Most of the time when I walk into a room I see all that needs to be picked up. It's a fairly common phenomenon, experienced by most people who have a place to live in and have people who do just that, live in it. I'm forever wanting to clean things out, weed through the baskets of toys and the closets stuffed with everything from art supplies to linens to hand-me-down-bins to basketballs and football pads. We have pretty limited storage space, you see. But I still think we have too much.
It's when I come across items like this that I have to pause, and more than pause, I have to wonder and think about what makes me buy certain things in the first place and if I am too hasty, and if I care well enough for the things I already have.
It's just a piece of green burlap cloth, with simple drawings etched in permanent marker. But my friend, Andrea, she drew it when we left to make our home in this other land, and she made it for our boys to play with on the plane when the hours grew long, these roads and houses that say things like "Jack's house" or "Uncle Brian's apartment." I sift through these toys again and again and each time this little piece of cloth sits on my lap, but I can't part with it, even though it mostly just sits in the basket these days.
And every day when we straighten up the beds and we put our clothes away, when I say for the four thousandth time to not leave your underwear on the floor and to put the books back on the shelf please, I have to wonder at why we do it over and over and over again. But it comforts me to know that this act is, in a sense, a God-given way to undo some of the curse-work, some of what has gone wrong in the world. It's our making things right, day and after day after day. And I sense the peace and calmness and restoring power of things put back in their place.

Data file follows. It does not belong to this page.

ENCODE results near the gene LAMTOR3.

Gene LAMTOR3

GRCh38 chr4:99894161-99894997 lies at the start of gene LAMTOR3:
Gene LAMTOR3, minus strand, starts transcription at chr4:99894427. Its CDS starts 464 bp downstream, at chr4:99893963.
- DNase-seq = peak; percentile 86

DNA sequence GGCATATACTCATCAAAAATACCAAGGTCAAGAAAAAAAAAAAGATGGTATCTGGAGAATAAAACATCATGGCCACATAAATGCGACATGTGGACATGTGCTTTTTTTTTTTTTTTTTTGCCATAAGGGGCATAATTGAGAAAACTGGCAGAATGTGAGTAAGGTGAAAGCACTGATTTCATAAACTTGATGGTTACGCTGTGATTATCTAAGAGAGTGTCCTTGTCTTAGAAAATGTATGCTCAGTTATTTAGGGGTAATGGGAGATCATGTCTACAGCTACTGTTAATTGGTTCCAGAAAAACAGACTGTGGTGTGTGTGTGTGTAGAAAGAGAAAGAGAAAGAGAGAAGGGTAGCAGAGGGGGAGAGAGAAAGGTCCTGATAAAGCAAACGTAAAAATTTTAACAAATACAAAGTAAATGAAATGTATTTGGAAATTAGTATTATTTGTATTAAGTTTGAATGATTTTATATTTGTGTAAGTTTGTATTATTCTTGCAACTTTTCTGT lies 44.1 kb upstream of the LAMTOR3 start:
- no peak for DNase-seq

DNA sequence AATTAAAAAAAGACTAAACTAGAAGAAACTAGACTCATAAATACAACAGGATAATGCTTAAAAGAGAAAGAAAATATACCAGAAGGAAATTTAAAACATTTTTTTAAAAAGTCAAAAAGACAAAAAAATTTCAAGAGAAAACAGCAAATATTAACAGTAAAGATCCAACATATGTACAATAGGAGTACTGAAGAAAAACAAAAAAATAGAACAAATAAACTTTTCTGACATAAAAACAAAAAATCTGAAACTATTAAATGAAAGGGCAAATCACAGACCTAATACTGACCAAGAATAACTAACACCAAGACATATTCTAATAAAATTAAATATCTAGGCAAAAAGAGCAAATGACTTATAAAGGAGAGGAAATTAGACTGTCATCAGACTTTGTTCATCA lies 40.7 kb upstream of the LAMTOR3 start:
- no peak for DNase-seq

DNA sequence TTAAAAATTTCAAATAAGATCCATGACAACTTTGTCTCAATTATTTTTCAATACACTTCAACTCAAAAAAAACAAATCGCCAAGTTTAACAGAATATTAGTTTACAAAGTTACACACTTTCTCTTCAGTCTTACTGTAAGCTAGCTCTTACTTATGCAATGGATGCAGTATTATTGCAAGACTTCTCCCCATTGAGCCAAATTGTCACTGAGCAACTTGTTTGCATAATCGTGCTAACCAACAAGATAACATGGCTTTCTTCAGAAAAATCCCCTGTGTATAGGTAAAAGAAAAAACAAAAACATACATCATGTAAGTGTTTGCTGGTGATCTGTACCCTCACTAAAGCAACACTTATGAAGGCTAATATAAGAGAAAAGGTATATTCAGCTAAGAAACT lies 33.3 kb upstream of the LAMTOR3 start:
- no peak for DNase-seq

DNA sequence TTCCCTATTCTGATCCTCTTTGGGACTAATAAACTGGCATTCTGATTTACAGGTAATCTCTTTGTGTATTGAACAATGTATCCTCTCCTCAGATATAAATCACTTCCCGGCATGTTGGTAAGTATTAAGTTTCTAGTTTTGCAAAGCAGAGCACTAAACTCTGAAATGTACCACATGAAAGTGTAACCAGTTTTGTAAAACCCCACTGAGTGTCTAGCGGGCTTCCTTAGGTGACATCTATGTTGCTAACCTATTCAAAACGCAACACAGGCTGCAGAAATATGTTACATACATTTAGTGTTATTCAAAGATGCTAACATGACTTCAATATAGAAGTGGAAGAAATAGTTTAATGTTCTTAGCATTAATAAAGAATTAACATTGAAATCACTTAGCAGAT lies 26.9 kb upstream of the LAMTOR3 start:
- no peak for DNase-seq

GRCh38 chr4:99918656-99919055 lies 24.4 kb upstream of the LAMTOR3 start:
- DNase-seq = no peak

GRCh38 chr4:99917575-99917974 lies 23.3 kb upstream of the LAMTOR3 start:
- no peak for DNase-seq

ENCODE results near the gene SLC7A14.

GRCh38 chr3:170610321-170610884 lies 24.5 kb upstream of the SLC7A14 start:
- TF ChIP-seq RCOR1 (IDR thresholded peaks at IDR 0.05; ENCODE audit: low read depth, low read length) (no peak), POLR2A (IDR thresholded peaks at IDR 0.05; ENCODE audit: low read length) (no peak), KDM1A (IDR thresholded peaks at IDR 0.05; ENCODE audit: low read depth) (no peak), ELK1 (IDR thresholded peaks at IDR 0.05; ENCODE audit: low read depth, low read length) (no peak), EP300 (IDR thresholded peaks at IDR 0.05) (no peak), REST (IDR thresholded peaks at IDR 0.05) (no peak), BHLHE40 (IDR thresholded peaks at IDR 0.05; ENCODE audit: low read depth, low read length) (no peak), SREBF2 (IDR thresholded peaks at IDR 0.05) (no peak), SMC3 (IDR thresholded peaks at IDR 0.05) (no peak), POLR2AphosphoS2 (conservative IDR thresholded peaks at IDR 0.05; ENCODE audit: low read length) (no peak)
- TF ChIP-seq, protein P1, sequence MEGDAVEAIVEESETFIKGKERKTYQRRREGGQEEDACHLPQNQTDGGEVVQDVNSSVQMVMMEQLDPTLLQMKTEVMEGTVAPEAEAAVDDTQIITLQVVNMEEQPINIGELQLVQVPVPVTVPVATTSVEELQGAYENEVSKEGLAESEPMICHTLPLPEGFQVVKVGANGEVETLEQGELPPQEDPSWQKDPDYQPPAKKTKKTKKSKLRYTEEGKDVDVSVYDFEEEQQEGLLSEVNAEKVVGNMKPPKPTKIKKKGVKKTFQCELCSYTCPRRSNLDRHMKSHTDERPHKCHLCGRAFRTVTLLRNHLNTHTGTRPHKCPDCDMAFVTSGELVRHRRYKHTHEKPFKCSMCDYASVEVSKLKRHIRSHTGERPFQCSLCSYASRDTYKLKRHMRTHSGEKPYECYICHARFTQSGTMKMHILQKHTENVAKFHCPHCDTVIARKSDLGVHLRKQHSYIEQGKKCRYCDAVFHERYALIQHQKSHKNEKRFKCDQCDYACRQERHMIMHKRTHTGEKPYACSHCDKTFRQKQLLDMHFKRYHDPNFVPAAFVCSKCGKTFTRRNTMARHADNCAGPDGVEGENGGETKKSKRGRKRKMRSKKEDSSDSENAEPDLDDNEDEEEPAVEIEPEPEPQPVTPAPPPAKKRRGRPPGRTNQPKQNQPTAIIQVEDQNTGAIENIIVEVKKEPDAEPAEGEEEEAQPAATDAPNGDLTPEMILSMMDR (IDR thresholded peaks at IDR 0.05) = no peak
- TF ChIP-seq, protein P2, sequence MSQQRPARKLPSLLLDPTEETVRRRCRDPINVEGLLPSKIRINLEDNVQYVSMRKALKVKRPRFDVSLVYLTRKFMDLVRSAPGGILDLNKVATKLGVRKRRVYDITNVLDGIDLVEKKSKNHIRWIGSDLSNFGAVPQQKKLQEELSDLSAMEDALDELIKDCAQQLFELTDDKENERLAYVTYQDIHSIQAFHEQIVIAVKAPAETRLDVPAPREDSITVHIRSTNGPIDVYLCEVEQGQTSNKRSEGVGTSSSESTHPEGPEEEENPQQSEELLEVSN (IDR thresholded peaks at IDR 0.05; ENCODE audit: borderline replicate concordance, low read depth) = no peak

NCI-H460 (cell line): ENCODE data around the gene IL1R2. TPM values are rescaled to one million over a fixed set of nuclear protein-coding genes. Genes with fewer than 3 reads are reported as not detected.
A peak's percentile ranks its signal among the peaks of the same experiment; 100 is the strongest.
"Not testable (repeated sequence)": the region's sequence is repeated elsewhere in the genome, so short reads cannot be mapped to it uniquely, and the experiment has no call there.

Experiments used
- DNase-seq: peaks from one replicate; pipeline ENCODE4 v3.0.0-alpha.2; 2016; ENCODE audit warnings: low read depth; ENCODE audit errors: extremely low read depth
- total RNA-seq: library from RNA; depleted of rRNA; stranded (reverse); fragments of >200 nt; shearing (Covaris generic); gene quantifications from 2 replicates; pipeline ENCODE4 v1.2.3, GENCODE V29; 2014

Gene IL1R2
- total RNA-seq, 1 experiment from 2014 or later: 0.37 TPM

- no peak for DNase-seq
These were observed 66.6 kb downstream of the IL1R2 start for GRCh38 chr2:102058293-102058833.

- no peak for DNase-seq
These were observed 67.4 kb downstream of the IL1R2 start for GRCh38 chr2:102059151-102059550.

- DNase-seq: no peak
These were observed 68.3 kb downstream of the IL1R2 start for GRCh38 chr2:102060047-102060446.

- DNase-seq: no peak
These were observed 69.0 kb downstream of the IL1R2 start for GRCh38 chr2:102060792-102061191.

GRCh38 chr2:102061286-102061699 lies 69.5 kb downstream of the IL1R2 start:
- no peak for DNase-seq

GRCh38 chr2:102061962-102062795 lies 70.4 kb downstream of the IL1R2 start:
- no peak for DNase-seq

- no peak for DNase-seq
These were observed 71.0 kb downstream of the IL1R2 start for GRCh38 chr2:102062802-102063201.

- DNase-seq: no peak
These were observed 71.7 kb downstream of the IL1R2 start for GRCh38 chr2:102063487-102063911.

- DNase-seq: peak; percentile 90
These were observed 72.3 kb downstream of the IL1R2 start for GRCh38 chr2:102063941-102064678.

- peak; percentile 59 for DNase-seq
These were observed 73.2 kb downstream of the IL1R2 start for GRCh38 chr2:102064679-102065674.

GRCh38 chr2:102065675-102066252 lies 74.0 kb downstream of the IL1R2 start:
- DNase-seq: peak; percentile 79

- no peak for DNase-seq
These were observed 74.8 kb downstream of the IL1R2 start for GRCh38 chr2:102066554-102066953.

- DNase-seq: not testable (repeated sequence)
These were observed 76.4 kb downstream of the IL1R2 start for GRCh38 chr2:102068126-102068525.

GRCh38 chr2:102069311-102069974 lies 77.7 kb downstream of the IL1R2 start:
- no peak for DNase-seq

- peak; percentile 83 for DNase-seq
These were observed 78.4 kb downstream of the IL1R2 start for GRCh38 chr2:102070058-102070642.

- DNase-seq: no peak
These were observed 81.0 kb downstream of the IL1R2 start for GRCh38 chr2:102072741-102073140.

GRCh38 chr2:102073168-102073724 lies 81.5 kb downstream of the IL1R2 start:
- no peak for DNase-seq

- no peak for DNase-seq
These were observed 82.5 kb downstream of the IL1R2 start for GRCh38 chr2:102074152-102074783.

And each morning, when I pull those wiggly legs up on my lap and reach for something to cover them with, I am thankful again for the thrifty generosity of others, who have supplied nearly the entire wardrobe of my fast growing child, for nearly the entire length of her life. It's no shabby wardrobe either. Her charming ensembles rest squarely on the shoulders of the fashionistas who have gone before, and have not forgotten to leave some for the little people coming up behind them.
The lives of the little ones who share these rooms, the life I now live, none of them are of are not lived in isolation. We are surrounded by the gifts, the thoughts, the prayers, the memories of others. The way their dad hauls them off to soccer each Saturday, it is not without some measure of memory from the years of glory he too experienced at 6 and 7 years old, and his picture reminds us that he too was a squirmy, energetic, sport loving boy not so very long ago. And once in awhile, when my eye sits long enough, I see two laughing Chinese boys and remember the people I shared this card with, and how many times it exchanged hands, and how much each of those hands had a part in the shape of my own life.
Sometimes all I can see is what must be put away. But there is much more here than that. And when I notice, when I take care to be mindful, I can sometimes see that both are important... the daily routines and the lives that are lived around them.